Then talk about how your business swept in and saved the day. Maybe you rebranded their products to make them more appealing. Your sales promotions might have generated a lot of attention and long-term customers. Regardless of what you did, show how your business solved their problems.
After seeing this kind of story, your future customers will feel like you can help them in the same way. Taking them on this emotional journey will make them want to experience it for themselves.
Again, buying is an emotional process. That means you can’t neglect the emotional aspect of your audience, no matter how high up the corporate ladder they are.
Of course, B2B content needs to be more meaningful and informative for your audience. Still, if you can write in a way that appeals to their emotions, you can build more trust and attachment with your audience.
Since you’re offering insights and analysis, your copy can be longer and more technical. That doesn’t mean your audience will want to read dense text packed with industry jargon.
You still want to use the right terms when appropriate, though. Don’t fill your content with industry-specific terms for no reason. It’ll look like you’re cheating for higher SEO rankings.
Write your content with more simple language and it'll be much more accessible and digestible.
That’s not to say you shouldn’t be technical when you need to. After all, you’re providing hard data to educate your prospects. Just don’t pack them in for the sake of sounding more professional. That’ll make you sound like you don’t know much about your industry.
If you can explain complicated topics in a simple way, that means you have a deep understanding of the subject. It’ll boost your credibility as a valuable source for readers.
It’s also important to be direct. You don't need to use fancy prose to lure your audience. If anything, that can make your business seem over-indulgent and unhelpful.
By writing in a direct manner, you’ll show readers that you understand them as a business owner yourself. Showing this kind of respect to customers will make them respect you.
Learn how to proofread and self-edit for better copywriting here.
Now that you’ve learned how to make compelling B2B content, you don’t have to trash everything you’ve already created. In fact, the content you already released can still be useful.
As your analytics show, some of your old content already won you some customers. Don’t stop there. You can update and repurpose your old content through a content audit.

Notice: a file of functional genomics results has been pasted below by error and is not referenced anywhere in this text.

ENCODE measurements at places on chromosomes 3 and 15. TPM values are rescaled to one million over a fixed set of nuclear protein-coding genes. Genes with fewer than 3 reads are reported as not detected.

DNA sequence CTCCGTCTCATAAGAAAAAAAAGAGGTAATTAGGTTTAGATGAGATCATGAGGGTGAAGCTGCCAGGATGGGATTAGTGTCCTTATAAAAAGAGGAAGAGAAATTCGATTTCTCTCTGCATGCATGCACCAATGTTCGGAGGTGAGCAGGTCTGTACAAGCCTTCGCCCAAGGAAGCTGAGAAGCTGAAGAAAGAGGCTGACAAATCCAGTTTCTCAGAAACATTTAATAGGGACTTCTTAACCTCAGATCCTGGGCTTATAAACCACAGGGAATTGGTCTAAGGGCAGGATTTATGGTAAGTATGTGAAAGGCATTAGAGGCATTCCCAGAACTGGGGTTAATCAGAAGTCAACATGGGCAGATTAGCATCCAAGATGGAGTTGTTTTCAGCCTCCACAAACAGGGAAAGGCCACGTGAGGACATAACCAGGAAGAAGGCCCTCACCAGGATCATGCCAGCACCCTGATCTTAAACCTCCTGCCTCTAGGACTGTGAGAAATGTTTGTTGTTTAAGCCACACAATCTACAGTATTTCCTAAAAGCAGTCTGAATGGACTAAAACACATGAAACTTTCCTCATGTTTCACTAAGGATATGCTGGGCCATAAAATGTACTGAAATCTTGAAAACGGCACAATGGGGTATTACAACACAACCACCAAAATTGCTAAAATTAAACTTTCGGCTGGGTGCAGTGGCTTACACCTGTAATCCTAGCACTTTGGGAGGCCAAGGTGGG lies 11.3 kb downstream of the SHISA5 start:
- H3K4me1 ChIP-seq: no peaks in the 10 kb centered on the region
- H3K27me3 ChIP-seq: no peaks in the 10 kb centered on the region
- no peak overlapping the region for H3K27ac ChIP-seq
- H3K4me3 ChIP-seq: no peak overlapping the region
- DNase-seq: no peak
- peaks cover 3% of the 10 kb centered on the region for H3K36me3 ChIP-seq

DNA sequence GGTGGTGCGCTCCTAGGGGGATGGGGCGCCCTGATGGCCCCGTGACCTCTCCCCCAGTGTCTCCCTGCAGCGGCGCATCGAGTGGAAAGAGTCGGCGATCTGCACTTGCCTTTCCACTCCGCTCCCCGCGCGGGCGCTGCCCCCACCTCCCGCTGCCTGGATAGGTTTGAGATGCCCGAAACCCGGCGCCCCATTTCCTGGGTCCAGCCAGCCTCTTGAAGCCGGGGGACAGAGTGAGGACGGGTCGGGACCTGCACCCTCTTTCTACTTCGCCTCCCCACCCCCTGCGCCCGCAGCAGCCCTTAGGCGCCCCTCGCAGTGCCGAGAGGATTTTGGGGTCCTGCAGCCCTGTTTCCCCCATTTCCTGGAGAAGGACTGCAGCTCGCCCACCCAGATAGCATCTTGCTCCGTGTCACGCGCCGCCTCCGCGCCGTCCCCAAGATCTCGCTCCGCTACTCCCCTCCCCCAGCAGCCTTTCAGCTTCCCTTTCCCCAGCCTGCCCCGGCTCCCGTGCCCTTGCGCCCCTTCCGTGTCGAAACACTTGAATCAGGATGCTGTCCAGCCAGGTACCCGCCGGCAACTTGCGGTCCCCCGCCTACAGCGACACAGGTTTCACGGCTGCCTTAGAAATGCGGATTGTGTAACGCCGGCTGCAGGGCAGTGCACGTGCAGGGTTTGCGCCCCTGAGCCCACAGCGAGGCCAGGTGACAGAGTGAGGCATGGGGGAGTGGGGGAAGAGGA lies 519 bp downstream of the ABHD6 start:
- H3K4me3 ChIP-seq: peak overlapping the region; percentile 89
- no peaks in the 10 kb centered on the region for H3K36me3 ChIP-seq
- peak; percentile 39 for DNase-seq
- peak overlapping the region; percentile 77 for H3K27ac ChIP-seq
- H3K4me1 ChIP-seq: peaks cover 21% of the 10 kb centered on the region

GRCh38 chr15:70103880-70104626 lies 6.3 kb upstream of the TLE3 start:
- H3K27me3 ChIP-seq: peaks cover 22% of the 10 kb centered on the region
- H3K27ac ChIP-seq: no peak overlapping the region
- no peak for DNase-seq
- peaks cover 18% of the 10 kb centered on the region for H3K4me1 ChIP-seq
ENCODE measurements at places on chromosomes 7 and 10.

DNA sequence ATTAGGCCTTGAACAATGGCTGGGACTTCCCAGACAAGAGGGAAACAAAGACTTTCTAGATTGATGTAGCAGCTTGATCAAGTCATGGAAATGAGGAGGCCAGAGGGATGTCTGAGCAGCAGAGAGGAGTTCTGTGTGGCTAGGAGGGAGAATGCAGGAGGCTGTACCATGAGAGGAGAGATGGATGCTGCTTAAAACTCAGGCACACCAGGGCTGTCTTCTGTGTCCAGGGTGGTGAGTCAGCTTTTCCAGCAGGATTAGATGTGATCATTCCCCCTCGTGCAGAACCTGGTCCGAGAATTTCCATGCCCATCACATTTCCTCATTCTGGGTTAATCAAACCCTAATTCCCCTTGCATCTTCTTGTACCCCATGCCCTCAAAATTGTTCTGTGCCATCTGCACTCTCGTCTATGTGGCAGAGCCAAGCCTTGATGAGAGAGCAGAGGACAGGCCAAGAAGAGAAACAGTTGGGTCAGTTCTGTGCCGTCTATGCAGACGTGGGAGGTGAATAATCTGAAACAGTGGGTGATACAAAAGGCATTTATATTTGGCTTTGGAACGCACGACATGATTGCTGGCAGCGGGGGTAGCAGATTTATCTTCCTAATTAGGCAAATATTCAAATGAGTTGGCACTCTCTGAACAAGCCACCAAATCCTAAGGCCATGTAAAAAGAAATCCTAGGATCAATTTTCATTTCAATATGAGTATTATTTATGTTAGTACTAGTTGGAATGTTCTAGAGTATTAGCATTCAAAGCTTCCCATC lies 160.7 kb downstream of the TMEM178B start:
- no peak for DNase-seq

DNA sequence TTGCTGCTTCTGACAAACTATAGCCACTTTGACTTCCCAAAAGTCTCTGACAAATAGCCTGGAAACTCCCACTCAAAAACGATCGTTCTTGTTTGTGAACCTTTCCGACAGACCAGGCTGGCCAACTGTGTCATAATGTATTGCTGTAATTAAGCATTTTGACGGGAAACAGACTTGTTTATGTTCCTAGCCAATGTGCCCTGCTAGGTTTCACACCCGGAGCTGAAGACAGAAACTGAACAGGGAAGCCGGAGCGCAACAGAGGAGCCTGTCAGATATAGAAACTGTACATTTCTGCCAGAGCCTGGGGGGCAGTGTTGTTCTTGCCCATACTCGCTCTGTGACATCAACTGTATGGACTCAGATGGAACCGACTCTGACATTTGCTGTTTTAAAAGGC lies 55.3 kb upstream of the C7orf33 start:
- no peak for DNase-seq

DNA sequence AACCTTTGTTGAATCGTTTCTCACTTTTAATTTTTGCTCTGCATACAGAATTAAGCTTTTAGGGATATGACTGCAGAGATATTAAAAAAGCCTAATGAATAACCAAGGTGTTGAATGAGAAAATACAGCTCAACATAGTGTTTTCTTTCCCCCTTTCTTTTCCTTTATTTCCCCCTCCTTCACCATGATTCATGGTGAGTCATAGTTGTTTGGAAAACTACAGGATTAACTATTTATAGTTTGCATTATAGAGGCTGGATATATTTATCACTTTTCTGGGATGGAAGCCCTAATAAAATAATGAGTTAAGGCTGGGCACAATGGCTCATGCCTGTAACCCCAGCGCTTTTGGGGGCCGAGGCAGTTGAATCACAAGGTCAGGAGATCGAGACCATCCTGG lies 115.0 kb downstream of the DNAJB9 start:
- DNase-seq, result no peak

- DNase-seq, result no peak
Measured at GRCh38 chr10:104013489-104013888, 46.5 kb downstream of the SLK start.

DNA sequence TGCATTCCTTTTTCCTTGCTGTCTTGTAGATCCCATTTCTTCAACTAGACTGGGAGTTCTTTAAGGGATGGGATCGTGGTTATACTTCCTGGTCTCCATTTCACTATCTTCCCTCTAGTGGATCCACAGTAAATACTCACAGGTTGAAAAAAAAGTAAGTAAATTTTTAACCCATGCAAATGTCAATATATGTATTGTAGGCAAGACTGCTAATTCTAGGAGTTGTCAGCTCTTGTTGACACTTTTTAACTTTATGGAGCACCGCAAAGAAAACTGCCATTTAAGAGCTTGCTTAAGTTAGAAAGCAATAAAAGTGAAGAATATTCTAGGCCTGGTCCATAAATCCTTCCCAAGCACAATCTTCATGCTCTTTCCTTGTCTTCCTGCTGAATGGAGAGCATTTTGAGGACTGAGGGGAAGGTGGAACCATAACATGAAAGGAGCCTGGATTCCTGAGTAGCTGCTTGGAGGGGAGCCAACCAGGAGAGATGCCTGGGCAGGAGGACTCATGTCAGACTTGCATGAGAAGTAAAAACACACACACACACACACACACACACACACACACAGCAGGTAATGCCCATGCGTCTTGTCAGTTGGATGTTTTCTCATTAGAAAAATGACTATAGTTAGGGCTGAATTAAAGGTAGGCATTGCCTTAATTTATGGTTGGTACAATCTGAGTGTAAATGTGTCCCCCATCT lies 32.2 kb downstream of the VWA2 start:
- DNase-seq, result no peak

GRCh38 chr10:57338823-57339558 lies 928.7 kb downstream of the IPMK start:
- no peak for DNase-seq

Analyze your old content. Which pieces of content get the most traffic, engagement, and shares? In what format? A content audit can show you which content you should create more of and which you shouldn’t.
For example, maybe your brand’s forte is explanatory videos on YouTube. Try to analyze why these kinds of content were so effective.
Maybe your company’s spokesperson has the right personality to draw in your audience and keep them hooked. Or you might explain the information in detailed and easy-to-follow ways.
Regardless, these results will show you which kinds of content your audience likes best.
Remember, you don’t have to create long-form blog posts or webinars just because everyone else does. If your audience isn’t interested in that content, don’t waste time on it.
Instead, focus on what works for your company and audience. Ignore the rest.
You can’t only create good content. You also have to distribute it in a timely manner.
Consistency is a great way of building a long-term relationship with your customer. If you can provide helpful content on a regular basis, your customers will consider your business trustworthy and reliable.
The catch is that this requires a plan.
To start off, how often do you plan on releasing content?
If you haven’t thought about it yet, once a week is a great pace to start. Once you’ve settled into this routine, you can start increasing the content and the rate you release it.
Then determine where you want to release your content. Are you going to do it on your website? Will you promote it through Twitter, Facebook, LinkedIn, Reddit, or YouTube?
Think back on the content your audience wants to see from the point above.
That’ll help you figure out where you should publish your content for the most views and engagement.
If you run out of content ideas, go back to your content audit and look for things you can update and reuse in the previous stop.
The important thing is to be consistent. Releasing your content on a set schedule will show your audience what they can expect from your business.
As you can see, B2B content doesn't have to be stiff or boring. You can infuse it with levity to get customers engaged with your business.
If you’re not creating exceptional B2B content like this, you might be putting your audience off from doing business with you.
Your target audience is other businesses, sure. That doesn’t mean humans aren’t behind them. The key to exceptional content is giving it a personal touch.
You can make your audience laugh and smile with your content. That’ll make them more attached to your brand and increase the chance they’ll become customers.
By creating positive emotions in your audience, you can show that you understand, relate to, and can help them.
These steps will help you provide content that stands out. This will not only improve your content but also your brand’s marketing efforts.